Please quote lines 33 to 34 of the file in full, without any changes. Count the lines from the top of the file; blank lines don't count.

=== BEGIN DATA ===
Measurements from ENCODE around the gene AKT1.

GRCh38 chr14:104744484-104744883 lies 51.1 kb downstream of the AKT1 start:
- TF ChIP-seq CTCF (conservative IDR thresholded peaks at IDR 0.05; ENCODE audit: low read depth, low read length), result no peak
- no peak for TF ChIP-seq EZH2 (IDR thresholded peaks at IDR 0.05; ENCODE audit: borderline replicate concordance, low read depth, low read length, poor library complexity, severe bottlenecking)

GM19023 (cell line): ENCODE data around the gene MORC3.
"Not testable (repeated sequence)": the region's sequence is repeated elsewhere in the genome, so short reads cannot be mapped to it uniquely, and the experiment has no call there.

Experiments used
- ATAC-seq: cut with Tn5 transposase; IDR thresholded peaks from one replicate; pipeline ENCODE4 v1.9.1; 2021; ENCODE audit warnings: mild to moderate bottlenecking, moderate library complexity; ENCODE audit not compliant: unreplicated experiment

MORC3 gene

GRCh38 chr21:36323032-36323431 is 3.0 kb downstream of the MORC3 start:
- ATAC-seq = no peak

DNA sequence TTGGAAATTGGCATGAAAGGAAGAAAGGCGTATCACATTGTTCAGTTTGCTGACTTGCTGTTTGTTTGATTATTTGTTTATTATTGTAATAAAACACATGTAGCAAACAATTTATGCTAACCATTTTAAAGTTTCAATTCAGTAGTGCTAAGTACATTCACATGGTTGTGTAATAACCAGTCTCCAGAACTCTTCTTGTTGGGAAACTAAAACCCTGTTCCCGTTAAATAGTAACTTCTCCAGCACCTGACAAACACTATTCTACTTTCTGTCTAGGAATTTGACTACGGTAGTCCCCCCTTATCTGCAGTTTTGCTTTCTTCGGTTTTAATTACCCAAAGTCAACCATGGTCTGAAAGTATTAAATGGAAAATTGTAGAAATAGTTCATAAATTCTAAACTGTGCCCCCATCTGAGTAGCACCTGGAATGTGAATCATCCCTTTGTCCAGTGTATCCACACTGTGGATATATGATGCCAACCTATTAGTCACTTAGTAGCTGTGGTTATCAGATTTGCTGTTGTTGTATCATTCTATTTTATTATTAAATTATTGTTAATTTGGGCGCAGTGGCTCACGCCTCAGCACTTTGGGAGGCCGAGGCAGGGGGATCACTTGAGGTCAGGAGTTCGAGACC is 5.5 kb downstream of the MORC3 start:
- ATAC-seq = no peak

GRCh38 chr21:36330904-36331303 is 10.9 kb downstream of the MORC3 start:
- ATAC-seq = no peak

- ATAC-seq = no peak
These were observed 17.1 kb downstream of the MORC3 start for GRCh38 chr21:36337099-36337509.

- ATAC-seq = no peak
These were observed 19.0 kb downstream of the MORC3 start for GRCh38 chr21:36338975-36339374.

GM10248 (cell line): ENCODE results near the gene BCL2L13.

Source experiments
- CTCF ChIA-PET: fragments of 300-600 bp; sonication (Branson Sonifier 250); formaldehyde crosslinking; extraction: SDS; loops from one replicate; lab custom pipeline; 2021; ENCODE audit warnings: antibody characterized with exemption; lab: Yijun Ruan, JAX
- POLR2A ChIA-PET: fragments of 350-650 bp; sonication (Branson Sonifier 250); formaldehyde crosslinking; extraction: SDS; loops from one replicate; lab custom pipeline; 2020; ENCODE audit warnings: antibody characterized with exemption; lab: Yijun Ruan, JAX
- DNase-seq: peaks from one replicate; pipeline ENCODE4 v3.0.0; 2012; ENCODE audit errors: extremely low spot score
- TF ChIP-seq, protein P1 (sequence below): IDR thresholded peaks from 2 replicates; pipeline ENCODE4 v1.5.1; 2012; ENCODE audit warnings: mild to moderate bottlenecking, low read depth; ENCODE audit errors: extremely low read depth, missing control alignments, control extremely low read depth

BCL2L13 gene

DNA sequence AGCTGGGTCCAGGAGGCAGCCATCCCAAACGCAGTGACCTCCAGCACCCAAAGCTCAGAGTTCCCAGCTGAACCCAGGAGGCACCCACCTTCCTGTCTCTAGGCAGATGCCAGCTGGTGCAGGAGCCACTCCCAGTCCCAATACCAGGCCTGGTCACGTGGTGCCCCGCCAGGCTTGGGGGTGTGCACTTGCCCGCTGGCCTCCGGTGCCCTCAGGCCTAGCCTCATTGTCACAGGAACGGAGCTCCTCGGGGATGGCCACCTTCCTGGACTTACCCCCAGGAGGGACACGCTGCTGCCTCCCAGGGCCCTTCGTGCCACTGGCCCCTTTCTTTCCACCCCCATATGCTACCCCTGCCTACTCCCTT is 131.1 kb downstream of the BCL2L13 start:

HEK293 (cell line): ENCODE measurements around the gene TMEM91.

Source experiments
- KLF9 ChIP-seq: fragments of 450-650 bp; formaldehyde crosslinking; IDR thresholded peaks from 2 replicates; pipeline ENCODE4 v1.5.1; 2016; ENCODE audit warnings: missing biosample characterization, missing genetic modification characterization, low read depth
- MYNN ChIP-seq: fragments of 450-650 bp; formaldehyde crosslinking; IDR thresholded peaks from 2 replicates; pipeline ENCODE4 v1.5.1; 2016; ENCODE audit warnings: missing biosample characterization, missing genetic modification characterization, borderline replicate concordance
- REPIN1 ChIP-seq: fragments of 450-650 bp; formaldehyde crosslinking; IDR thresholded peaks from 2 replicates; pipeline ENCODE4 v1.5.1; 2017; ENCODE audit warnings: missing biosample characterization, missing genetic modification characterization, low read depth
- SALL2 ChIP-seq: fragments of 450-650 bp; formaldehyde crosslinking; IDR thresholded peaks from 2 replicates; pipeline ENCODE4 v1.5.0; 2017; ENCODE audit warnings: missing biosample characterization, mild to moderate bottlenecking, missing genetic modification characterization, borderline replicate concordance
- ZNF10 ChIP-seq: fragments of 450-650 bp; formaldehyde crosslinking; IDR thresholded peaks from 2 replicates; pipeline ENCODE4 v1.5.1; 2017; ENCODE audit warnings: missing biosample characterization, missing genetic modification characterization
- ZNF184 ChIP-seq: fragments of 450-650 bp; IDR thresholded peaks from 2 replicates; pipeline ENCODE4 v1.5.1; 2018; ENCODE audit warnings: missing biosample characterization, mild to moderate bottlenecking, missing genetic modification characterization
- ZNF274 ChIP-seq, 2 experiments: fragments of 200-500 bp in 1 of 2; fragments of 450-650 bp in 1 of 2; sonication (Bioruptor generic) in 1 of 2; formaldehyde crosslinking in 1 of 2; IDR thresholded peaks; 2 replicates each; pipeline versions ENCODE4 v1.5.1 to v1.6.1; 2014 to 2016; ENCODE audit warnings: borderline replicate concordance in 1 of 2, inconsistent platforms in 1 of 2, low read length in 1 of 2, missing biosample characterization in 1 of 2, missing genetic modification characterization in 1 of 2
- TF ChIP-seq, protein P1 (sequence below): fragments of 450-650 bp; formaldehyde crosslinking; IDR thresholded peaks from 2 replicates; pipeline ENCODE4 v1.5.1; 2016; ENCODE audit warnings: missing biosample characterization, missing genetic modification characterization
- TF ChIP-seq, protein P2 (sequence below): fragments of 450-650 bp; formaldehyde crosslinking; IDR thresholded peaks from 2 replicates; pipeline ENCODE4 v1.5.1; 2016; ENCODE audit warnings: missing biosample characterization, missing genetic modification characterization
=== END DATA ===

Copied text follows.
- SALL2 ChIP-seq: fragments of 450-650 bp; formaldehyde crosslinking; IDR thresholded peaks from 2 replicates; pipeline ENCODE4 v1.5.0; 2017; ENCODE audit warnings: missing biosample characterization, mild to moderate bottlenecking, missing genetic modification characterization, borderline replicate concordance
- ZNF10 ChIP-seq: fragments of 450-650 bp; formaldehyde crosslinking; IDR thresholded peaks from 2 replicates; pipeline ENCODE4 v1.5.1; 2017; ENCODE audit warnings: missing biosample characterization, missing genetic modification characterization